Monday, January 29, 2007

Mediocrity's Poster Child

I always kind of mentally roll my eyes when someone suggests that there should be an option on a ballot to vote for none of the listed candidates, but when the friendly driver of the Vamoose bus I took from New York back to D.C. last night gave us riders a choice of four movies to watch on the second leg of the trip, I saw where voting no confidence can seem to be the only way. Indeed, as we boarded the bus after a rest stop in Delaware, we were offered the following non-options:

  • Big Mama's House 2
  • National Lampoon's Vegas Vacation
  • Just Friends
  • Rush Hour 2

I wanted to laugh out loud or maybe cry at the wasted two hours I was about to endure. I voted for Just Friends, because it was the only movie of which I hadn't heard. Big mistake. First of all, as their names were flashed on screen, I realized I didn't know any of the actors, which is fine if a movie is trying to aspire to something but a really bad sign if it is merely aiming to be a romantic comedy. If a bunch of D-list actors are involved, you have yourself a D-list romantic comedy. I take that back: I recognized one name. Amy Smart. I somehow know who she is: I had seen her in that bad TV movie series "The Seventies" several years back as well as the movie Rat Race, which John rightly proclaims as having the worst movie ending of all time. The name of the lead man--Ryan Reynolds--was not particularly familiar to me though. Ryan Reynolds, Ryan Reynolds...sounds like I've heard the name perhaps but not instantly recognizable. Yeah, this movie's going to be bad, I thought.

Indeed, the opening scene presents an overweight man (fat suit, of course) sitting in a house in New Jersey in 1995. Fat suits never bode well for anything, especially comedy. The scene was kind of funny though because the heavy man, who turns out to be a high school senior about to profess his love to his best friend, is singing along to the song "I Swear" by All-4-One. I think my own memories of an overnight camp counselor who used to play "I Swear" every night right before our cabin went to bed made me laugh in recognition and appreication of this sad portrayal of being a teen in the 90s. It was all downhill from there, however, with the predictable effort at winning the viewer's sympathy through portraying the mean treatment of our fat protagonist at the hands of others paradoxically coupled with the script's own derision of him (he eats a lot, he is too sensitive, he cries, etc.). Heavy man then vows he will get revenge on all of the people who laughed at him in high school by being very successful. Okay, fine, that's a good enough story, even if it's been done a lot.

Ten years later, he is a Hollywood agent who can get any girl he wants. Fat suit gone, I recognize this man to be Ryan Reynolds, and I now realize I do know who Ryan Reynolds is. He's one of those people who you've seen in a few movies but is easily forgettable, and for good reason. Indeed, I feel a pang of longing for an earlier time when I could not put the name Ryan Reynolds to a face. There's nothing distinctive or interesting about him. He's not attractive, he's not a good actor, and, this lead part in Just Friends is probably the best role he's capable of. He was in "Two Guys, a Girl, and a Pizza Place." He's a poor man's Paul Walker. [I later recalled that he had a small part in the movie Dick, which I do enjoy, though no thanks to Ryan Reynolds (his part could have been played by a lot of people).] Here are a few actors I equate with Ryan Reynolds, in terms of sheer badness: Jerry O'Connell, Matthew Lawrence, and Seann William Scott. Here's a guy whose biggest aspiration is probably to be in a sequel to Old School. Ryan Reynolds is the Nickelback of movies.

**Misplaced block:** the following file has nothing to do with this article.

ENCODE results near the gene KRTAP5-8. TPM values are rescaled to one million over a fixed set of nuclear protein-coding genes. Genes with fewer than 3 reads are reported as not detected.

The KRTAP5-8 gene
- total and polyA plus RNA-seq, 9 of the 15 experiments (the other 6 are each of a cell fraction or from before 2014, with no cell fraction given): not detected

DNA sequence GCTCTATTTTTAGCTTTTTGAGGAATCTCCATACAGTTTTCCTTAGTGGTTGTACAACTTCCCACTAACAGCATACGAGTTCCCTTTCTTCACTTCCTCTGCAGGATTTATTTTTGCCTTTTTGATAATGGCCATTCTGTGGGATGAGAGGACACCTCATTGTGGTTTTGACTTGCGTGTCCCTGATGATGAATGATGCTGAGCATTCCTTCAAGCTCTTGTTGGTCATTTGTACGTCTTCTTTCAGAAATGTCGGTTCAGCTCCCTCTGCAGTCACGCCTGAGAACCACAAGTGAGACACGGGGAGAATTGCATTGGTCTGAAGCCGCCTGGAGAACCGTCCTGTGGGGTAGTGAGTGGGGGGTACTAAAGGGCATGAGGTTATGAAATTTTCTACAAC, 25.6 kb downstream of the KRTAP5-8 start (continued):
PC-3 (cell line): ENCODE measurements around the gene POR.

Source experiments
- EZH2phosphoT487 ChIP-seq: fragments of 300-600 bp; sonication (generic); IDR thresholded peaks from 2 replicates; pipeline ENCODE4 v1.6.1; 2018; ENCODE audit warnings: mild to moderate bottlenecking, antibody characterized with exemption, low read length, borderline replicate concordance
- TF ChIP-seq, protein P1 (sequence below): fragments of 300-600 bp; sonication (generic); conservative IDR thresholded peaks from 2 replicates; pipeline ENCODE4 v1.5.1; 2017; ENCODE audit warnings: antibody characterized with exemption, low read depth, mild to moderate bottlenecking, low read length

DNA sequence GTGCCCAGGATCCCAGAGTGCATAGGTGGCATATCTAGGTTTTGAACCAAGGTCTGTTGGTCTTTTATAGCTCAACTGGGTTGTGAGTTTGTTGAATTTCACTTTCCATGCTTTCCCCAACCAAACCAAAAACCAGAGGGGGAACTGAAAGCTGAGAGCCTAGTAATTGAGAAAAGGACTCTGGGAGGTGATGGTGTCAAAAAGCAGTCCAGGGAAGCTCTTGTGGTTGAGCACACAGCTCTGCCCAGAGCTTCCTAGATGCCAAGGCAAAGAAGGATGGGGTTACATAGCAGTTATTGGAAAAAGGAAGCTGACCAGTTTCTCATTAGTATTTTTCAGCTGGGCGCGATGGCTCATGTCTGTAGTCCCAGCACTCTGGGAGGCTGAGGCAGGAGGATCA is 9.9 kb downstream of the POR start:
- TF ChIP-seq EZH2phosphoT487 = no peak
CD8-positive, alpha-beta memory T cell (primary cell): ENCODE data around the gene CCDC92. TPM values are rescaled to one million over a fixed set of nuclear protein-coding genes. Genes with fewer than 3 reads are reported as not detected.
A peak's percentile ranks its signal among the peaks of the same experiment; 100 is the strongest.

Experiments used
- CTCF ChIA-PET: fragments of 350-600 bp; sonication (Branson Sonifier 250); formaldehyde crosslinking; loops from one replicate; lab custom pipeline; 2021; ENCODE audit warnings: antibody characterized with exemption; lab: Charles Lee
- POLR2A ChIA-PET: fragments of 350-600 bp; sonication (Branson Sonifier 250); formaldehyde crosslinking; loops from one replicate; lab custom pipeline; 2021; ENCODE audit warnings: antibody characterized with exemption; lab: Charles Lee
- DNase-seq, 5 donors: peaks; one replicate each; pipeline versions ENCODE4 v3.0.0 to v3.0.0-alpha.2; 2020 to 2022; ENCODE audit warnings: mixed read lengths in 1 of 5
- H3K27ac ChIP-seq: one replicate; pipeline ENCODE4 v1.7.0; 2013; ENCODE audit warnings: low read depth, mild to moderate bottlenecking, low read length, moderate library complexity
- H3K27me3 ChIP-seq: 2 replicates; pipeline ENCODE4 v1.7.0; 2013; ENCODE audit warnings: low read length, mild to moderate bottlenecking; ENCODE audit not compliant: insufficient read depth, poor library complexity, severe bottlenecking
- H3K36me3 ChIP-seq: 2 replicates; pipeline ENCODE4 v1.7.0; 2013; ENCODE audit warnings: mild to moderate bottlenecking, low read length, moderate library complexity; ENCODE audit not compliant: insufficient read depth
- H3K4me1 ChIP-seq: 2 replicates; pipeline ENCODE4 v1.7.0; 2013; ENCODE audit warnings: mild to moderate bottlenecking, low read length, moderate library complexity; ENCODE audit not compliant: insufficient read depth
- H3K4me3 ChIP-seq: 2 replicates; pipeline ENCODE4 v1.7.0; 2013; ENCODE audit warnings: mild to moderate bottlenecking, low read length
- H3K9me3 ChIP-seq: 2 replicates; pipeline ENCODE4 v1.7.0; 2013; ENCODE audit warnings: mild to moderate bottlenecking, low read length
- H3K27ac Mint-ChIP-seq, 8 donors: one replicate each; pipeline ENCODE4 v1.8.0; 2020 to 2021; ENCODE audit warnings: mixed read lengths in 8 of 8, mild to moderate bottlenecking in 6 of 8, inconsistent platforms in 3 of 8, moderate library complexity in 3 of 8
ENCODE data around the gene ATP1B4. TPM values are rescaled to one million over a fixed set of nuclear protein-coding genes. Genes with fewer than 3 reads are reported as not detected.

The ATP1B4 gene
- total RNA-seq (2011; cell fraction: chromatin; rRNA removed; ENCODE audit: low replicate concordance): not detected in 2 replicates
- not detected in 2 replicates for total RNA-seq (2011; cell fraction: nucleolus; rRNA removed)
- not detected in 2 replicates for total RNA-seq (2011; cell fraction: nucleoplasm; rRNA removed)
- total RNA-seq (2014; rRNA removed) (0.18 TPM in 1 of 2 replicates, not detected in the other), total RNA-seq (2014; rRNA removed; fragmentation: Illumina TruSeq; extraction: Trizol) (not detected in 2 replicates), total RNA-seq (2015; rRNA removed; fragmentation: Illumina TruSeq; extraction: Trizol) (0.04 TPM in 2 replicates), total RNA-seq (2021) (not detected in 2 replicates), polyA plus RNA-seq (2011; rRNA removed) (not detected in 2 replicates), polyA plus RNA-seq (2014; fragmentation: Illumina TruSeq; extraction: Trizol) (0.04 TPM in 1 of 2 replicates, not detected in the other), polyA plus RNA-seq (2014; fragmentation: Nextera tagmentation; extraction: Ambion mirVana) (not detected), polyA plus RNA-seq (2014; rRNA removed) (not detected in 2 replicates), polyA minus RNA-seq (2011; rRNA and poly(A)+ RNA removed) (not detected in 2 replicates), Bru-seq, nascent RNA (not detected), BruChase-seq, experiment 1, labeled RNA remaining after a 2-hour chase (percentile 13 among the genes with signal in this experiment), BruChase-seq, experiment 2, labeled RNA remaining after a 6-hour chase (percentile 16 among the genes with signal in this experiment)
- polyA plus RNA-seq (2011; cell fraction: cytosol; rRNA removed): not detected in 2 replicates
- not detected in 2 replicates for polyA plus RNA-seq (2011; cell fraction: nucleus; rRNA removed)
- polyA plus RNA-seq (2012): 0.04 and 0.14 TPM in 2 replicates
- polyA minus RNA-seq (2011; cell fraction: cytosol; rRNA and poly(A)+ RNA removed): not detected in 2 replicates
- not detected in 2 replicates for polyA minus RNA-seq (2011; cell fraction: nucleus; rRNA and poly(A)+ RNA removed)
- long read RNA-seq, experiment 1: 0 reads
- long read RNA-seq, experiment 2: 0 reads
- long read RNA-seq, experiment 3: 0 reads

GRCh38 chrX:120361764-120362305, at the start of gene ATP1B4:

As good as I thought the Vamoose bus ride was, I just have to wonder why they have such an awful stock of movies (the movie that was shown first was RV). And yet, I must also say, there is something elegant about the mediocrity personified by Ryan Reynolds, because if you ever want to illustrate the thorough unremarkable, uninspired, forgettable nature of something, just say two words: Ryan Reynolds.


Anonymous said...

Hey now, don't sell Ryan Reynolds short. His biggest role before Just Friends was the lead of Van Wilder, starring opposite (get ready for this)- Tara Reid. It's one of the dozen or so wannabe Animal House movies that have come out in the last decade, replete with private part jokes and the mandatory ~3 seconds of boob exposure... and he got engaged to Alanis Morrisette!
You should have picked Vegas Vacation.

Anonymous said...

Just so you know, Vegas was the only of the vacation films National Lampoon wasn't associated with.

Not that this fact makes up for some of their more current releases...

Elaine said...

Hehe, thanks to both of you. I always appreciate having the record set straight re Ryan Reynolds and National Lampoon. For some reason, I respect RR a little more for being engaged to Alanis Morrisette. I can't really say why.

John said...

wait, seriously, you respect him more for marrying Alanis? Alanis, the same person who was heart broken when she was dumped by Dave Coulier?

Elaine said...

I think mainly because she seems a little smarter than someone like Tara Reid, the likes of whom I would expect him to be coupled. Also, she was in an episode of "Curb Your Enthusiasm." Just like Roger Ebert has a proclivity towards liking any movie set in Chicago, I have a proclivity for liking anyone with any invovlement in CYE.